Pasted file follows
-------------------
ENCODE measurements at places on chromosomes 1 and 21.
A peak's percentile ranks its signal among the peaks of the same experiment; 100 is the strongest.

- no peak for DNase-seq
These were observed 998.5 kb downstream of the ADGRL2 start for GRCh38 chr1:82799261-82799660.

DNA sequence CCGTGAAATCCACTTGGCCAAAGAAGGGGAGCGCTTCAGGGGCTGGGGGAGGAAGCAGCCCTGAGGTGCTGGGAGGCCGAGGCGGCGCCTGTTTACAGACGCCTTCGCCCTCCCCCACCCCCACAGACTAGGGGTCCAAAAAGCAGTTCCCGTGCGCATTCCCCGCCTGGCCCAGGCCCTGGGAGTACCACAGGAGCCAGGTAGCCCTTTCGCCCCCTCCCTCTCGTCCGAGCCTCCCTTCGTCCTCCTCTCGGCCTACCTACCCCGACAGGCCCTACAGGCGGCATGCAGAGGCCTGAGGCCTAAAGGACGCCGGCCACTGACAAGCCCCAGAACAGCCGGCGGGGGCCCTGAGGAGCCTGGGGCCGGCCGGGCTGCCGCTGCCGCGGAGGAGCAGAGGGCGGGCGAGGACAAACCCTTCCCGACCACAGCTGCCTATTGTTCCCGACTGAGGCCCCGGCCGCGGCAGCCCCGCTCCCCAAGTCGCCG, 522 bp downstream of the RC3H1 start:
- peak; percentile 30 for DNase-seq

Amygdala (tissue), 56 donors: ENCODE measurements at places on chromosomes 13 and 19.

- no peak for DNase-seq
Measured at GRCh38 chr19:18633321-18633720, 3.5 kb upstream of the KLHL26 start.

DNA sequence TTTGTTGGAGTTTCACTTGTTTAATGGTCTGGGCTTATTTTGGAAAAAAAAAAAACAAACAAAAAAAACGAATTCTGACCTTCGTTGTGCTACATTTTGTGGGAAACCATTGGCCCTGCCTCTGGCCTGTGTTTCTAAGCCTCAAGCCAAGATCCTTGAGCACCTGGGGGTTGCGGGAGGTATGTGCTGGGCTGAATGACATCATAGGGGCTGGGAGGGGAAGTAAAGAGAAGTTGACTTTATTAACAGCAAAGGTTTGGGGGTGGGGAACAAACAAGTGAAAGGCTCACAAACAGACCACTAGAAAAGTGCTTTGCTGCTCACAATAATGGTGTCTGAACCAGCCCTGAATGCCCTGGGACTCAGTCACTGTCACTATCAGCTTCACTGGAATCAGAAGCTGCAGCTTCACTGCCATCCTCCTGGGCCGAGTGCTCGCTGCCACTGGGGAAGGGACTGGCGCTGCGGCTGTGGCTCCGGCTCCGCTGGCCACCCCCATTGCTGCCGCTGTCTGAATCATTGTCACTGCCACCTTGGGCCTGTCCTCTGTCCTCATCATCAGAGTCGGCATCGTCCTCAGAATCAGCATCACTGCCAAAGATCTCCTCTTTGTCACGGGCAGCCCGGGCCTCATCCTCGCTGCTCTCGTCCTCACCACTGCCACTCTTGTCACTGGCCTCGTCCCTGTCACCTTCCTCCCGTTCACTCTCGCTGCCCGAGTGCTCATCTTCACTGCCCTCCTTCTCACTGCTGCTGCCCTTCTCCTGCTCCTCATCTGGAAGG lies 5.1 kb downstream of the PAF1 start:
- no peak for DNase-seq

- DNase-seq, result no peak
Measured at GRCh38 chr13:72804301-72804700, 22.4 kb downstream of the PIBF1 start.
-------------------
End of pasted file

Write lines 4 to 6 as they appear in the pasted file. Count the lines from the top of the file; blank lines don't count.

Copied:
These were observed 998.5 kb downstream of the ADGRL2 start for GRCh38 chr1:82799261-82799660.

DNA sequence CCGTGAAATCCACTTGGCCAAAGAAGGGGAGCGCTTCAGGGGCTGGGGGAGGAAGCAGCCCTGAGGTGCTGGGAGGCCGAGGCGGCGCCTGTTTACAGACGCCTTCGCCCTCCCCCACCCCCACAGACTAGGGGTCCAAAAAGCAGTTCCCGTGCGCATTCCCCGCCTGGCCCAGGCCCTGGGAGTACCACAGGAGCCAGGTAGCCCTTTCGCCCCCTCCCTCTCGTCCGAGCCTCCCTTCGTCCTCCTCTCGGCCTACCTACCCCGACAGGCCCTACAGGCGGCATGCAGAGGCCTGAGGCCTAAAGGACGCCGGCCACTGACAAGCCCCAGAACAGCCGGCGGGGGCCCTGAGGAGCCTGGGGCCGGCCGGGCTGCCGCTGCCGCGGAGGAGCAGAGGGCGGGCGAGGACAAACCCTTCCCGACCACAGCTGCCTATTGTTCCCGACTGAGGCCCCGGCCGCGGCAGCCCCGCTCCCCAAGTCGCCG, 522 bp downstream of the RC3H1 start:
- peak; percentile 30 for DNase-seq